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Canadian Pharmacare Legislation Has Arrived

Earlier this month, the NDP and the Liberals announced a deal to introduce the first piece of a national pharmacare program providing federal funding for medications for Canadians. That legislation, the Pharmacare Act, was tabled on February 29, 2024 and can be found here.

For Now Limited Scope - Only Diabetes and Contraceptive

The legislation provides the Minister of Health with the power to make payments to a province or territory to increase any existing public pharmacare coverage for specific diabetes and contraceptive drugs if the Minister has entered into an agreement with that province or territory to do so. The coverage provided by the province or territory must, in turn, be “universal, single-payer, first-dollar coverage”. In other words, the legislation will not allow for any province or territory to receive this funding if that province or territory’s coverage plan involves any out-of-pockets costs to Canadians receiving the benefit.

Alberta Had Signaled a Desire to Opt Out

Earlier this week, Alberta’s health minister voiced the province’s preference for an option to opt out and receive a per-capita share of the plan’s funding instead. According to Alberta’s Health Minister, Adriana LaGrange, the province “ha[s] a very robust pharmacare program here in Alberta” and she had concerns about the anticipated limited scope of the bill.[1]

This Is Just the Beginning

Health Minister Mark Holland views this as “a proof-of concept opportunity to try (providing) two drugs on a universal, single-payer model” that will provide “an opportunity to evaluate the effectiveness of that model” before expansion.[2]

And the Pharmacare Act has lofty goals. Within one year of the bill receiving royal assent, the Health Minister must:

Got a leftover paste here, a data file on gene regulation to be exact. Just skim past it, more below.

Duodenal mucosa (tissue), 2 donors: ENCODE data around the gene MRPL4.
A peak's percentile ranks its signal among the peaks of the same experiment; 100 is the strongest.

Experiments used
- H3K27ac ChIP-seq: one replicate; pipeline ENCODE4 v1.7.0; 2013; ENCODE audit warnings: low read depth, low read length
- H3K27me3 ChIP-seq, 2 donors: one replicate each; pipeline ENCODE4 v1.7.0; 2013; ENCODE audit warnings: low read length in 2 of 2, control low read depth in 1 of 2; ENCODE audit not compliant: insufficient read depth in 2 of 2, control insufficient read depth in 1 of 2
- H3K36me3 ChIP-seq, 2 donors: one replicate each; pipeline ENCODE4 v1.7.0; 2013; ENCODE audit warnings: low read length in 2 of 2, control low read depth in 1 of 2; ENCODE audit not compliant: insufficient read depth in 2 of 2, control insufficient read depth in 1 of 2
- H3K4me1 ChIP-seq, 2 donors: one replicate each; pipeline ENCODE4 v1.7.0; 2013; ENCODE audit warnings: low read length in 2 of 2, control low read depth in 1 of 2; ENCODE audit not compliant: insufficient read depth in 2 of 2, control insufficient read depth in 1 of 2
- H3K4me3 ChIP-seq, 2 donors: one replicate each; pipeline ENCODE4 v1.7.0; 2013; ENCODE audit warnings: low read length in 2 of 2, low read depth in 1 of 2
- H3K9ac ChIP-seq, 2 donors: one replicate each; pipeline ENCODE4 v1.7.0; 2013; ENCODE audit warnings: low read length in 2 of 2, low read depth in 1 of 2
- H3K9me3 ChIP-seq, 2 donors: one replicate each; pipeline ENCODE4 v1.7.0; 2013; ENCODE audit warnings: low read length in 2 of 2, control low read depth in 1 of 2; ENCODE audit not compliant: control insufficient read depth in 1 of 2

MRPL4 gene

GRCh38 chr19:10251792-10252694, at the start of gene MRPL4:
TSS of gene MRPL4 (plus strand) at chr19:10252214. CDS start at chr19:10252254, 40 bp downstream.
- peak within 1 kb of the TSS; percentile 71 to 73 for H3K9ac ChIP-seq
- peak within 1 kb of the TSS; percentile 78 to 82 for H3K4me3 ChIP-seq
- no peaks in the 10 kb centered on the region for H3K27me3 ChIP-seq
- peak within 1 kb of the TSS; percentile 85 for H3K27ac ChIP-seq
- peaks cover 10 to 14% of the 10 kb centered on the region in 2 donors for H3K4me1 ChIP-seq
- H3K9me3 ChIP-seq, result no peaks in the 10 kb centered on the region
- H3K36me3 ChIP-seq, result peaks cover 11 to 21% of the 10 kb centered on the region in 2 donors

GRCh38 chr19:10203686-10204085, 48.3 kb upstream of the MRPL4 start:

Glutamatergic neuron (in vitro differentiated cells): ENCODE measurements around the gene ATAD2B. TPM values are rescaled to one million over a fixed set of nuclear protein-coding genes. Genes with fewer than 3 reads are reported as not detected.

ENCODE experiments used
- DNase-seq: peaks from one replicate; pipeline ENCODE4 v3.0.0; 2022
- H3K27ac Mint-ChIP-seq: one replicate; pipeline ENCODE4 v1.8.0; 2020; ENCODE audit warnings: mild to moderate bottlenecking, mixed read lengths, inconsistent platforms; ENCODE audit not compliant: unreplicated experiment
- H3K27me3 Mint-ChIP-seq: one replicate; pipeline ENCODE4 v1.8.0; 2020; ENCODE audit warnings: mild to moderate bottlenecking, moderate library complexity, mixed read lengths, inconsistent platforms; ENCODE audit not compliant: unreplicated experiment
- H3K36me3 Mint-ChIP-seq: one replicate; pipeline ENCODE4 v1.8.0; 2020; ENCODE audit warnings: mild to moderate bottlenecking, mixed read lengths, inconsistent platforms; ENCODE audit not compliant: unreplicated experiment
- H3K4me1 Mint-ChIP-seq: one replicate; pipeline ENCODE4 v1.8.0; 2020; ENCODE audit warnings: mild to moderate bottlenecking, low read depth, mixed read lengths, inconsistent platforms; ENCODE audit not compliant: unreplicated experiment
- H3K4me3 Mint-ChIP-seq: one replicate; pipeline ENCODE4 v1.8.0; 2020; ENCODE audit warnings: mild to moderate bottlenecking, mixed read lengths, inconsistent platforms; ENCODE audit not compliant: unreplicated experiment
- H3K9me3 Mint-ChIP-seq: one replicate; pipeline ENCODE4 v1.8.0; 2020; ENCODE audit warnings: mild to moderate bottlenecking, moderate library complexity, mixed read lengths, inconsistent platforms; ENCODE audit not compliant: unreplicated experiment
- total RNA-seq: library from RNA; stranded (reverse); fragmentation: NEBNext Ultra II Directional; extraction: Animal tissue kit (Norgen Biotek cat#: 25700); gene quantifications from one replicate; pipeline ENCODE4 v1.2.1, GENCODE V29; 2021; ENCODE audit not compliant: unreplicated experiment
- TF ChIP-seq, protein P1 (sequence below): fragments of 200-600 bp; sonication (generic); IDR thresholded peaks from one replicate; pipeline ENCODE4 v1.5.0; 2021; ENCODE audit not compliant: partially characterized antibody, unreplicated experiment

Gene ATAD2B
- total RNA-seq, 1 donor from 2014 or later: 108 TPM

• Request that the Canadian Drug Agency prepare a list of essential prescription drugs and related products to inform the development of a national formulary that will establish the scope of prescription drugs and related products to which Canadians should have access under national universal pharmacare.
  • Request that the Canadian Drug Agency develop, in collaboration with partners and stakeholders, a national bulk purchasing strategy for prescription drugs and related products.
  • Publish on the website of the Department of Health a pan-Canadian strategy regarding the appropriate use of prescription drugs and related products.
  • Establish a committee of experts to make recommendations respecting options for the operation and financing of national, universal, single-payer pharmacare within 30 days of royal assent. That committee must provide a written report to the Minister setting out its recommendations within a year of royal assent.

We will continue to monitor for further updates. For further information on the Pharmacare Act or relates issues, please contact Davit Tait, Fiona Legere, Dorothy Charach or Bohdana Tkachuk.  






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